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Acquired immune deficiency syndrome (AIDS)

Cause

Virus - Human immunodeficiency virus (HIV).

Distribution

Worldwide.

Transmission

  • Sexual - Higher risk with anal intercourse.
  • Blood contact - For example, in people who receive contaminated blood transfusions and in drug abusers who use contaminated needles and syringes.
  • Mother to child transmission

Incubation

3 - 10 years.

Destruction of the bodys immune system (natural defense) leaves the body susceptible to diseases which the normal person can resist.

 Symptoms

In the early stages of HIV infections, there may be a mild illness (acute HIV infection) associated with:

- Fever.
- Headache.
- Generalised swelling of the lymph glands.
- Rash.

These symptoms pass off, often unnoticed and the person may feel completely well afterwards. Over the years, he begins to develop other signs of chronic HIV  infection such as:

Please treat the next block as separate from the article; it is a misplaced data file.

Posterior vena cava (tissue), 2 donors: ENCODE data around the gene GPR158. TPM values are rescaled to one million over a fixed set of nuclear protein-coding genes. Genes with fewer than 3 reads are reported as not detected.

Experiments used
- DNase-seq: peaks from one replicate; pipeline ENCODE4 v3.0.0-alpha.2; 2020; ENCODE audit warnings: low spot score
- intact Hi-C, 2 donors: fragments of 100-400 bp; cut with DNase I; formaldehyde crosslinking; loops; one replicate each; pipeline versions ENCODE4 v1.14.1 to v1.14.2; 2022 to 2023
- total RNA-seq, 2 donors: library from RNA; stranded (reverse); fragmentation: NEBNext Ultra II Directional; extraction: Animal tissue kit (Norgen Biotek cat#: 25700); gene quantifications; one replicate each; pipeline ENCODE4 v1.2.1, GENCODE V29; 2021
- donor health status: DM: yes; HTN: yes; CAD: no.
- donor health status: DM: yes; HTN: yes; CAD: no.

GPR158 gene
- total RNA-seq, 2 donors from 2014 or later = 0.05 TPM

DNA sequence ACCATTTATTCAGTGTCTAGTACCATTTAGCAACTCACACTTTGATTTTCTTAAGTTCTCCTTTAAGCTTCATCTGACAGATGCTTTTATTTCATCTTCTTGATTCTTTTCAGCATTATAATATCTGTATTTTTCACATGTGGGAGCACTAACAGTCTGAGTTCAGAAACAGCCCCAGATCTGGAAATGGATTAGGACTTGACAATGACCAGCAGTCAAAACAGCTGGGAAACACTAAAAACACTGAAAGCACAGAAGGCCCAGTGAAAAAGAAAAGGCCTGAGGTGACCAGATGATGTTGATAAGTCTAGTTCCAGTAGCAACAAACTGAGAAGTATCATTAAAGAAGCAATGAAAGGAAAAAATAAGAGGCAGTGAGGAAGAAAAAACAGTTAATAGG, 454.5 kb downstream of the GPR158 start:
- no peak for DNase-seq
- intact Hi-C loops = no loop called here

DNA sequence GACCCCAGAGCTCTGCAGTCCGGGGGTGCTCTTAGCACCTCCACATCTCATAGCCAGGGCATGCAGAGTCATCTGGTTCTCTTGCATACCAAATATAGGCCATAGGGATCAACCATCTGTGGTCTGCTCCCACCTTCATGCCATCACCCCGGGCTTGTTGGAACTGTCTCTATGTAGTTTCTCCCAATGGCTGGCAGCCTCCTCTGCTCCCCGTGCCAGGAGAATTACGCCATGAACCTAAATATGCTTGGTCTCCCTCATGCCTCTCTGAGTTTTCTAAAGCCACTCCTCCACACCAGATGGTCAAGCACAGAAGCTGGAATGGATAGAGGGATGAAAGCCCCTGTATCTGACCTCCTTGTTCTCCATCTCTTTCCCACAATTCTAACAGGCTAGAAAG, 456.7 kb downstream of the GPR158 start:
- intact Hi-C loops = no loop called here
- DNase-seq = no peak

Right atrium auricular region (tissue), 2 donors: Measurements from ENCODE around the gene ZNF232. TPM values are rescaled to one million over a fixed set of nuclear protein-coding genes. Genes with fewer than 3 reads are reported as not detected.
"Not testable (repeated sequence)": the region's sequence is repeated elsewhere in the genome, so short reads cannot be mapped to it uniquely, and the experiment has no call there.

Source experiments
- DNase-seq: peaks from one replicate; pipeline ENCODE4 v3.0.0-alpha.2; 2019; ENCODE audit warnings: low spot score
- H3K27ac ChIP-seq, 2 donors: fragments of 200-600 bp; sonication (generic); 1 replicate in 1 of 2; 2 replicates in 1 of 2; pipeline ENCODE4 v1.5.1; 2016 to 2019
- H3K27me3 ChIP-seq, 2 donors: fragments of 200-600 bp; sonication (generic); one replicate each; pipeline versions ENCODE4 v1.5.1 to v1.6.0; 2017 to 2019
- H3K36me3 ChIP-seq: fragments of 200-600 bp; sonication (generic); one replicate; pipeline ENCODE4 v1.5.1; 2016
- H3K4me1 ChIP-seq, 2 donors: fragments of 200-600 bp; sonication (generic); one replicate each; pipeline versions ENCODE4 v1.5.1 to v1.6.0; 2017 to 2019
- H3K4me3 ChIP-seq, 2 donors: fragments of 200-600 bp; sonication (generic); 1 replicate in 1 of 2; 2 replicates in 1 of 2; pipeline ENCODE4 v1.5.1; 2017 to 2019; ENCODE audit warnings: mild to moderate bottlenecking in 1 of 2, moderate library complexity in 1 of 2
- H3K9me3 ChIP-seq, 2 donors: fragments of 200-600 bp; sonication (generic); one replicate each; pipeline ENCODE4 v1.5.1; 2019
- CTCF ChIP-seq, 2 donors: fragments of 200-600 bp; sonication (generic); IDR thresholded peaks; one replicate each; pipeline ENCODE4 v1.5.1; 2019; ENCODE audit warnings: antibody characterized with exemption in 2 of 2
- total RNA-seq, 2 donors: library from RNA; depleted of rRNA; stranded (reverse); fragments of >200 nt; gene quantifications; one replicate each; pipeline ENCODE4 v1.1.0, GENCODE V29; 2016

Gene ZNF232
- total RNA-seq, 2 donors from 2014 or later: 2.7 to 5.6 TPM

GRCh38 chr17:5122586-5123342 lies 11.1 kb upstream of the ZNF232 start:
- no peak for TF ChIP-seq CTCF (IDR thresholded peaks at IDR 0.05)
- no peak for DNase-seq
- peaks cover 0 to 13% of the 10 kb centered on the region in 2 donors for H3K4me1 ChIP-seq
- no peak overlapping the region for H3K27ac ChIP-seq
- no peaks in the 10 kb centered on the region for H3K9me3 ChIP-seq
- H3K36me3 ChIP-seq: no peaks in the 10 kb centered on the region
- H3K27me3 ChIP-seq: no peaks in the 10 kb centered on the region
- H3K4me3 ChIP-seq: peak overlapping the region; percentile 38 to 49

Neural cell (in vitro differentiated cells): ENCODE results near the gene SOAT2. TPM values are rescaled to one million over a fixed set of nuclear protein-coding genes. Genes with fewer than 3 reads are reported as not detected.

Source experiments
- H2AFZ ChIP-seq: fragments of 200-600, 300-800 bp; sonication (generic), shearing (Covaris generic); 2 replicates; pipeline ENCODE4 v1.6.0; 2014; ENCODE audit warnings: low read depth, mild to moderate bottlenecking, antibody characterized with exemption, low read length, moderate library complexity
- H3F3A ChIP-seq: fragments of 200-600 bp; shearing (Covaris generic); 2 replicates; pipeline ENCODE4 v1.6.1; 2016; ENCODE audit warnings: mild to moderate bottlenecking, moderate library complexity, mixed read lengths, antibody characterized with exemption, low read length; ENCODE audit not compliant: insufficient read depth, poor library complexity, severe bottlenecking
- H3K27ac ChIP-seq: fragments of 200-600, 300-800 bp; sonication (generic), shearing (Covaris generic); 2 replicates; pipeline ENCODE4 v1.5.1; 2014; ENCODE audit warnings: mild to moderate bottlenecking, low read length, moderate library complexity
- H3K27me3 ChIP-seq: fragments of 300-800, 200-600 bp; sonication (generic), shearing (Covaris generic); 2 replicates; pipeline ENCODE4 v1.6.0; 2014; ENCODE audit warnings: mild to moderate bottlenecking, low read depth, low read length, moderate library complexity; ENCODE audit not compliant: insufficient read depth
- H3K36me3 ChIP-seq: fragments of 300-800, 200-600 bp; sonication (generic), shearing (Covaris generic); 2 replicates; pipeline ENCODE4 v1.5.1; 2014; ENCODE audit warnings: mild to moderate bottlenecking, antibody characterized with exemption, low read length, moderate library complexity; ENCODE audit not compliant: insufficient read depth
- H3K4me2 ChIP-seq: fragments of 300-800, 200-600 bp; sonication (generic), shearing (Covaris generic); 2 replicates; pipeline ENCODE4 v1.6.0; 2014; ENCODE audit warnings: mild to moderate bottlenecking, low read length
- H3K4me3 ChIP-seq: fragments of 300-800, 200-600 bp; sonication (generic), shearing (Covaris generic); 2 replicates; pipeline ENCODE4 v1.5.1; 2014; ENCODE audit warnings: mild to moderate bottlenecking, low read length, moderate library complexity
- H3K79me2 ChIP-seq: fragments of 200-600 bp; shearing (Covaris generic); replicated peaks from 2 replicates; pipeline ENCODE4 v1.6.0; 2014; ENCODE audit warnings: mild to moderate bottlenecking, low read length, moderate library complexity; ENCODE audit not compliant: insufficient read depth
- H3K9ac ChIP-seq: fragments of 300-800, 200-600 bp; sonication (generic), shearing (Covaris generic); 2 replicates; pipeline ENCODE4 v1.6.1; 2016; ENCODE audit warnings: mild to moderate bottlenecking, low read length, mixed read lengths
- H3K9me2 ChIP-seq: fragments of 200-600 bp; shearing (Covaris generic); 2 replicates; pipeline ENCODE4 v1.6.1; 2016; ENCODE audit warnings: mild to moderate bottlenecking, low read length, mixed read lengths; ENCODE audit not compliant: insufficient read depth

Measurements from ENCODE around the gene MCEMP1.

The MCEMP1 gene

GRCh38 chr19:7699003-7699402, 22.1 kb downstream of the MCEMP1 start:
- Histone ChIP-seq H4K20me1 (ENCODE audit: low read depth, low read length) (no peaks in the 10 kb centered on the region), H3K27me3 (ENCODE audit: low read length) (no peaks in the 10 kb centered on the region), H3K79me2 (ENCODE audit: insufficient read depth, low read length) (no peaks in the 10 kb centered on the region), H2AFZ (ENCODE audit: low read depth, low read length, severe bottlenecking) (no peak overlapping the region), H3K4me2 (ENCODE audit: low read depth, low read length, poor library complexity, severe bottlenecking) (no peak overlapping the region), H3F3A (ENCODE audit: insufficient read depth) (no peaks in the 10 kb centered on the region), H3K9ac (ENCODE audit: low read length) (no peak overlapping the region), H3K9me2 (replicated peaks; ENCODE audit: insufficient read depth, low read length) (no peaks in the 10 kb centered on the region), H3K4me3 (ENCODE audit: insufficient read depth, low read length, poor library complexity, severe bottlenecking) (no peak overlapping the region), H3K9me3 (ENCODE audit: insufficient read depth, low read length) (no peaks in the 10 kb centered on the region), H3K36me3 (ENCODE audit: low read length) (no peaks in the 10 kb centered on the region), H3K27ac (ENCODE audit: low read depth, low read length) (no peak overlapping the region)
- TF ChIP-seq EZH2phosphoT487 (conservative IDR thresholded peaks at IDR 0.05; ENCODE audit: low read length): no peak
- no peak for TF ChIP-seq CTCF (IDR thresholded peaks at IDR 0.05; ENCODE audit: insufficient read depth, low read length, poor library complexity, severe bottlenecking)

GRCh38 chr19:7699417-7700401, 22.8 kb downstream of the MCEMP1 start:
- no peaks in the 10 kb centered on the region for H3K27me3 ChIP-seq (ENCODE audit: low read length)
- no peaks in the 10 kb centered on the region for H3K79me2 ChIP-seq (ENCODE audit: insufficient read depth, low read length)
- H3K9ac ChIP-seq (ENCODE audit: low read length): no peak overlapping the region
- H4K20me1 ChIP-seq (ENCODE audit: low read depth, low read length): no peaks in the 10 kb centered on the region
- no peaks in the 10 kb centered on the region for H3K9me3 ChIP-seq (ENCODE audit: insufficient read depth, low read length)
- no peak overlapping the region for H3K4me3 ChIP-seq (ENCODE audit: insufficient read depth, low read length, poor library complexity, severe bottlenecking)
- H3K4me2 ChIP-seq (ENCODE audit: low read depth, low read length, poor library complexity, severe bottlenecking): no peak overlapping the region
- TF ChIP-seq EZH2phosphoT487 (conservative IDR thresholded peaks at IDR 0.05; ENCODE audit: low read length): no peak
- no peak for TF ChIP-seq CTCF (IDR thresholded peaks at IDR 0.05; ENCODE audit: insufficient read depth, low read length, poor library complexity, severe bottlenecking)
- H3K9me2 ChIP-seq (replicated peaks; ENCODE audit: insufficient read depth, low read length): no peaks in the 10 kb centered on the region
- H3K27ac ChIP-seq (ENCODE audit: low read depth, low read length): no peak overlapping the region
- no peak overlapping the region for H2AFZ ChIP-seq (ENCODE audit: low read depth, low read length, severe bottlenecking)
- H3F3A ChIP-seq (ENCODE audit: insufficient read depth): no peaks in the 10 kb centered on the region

- Persistent generalised lymphadenopathy or PGL (a persistent swelling of the lymph glands).
- AIDS related complex (ARC) which includes symptoms of ill health such as fever, weight loss, severe tiredness and diarrhoea plus PGL.

Finally, when the immune system is near collapse, the person develops full blown AIDS which is characterised by the symptoms of the diseases to which the person  lacks resistance such as:Pneumonia (commonly caused by pneumocystis carinii).Severe diarrhoea caused by unusual organisms.Brain infections.Kaposis sarcoma, a rare skin cancer.

Diagnosis

  • Physical examination.
  • Special diagnostic tests for diseases known to be associated with AIDS.

Treatment

No known cure. Antiviral drugs may prolong life and alleviate symptoms but death is inevitable.

Complications

  • Death.
  • Danger also of pregnant women transmitting infection to the baby.

Comments

AIDS started in the male homosexual community but has spread to intravenous drug abusers, heterosexual men and women and children. The number of heterosexual  cases now exceed the homosexual cases, dispelling the myth  that AIDS is primarily a homosexual disease. A vaccine is not yet available. AIDs has a long  incubation period when symptoms are absent, yet the person is fully capable of spreading infection to others. In other  words, he is a carrier.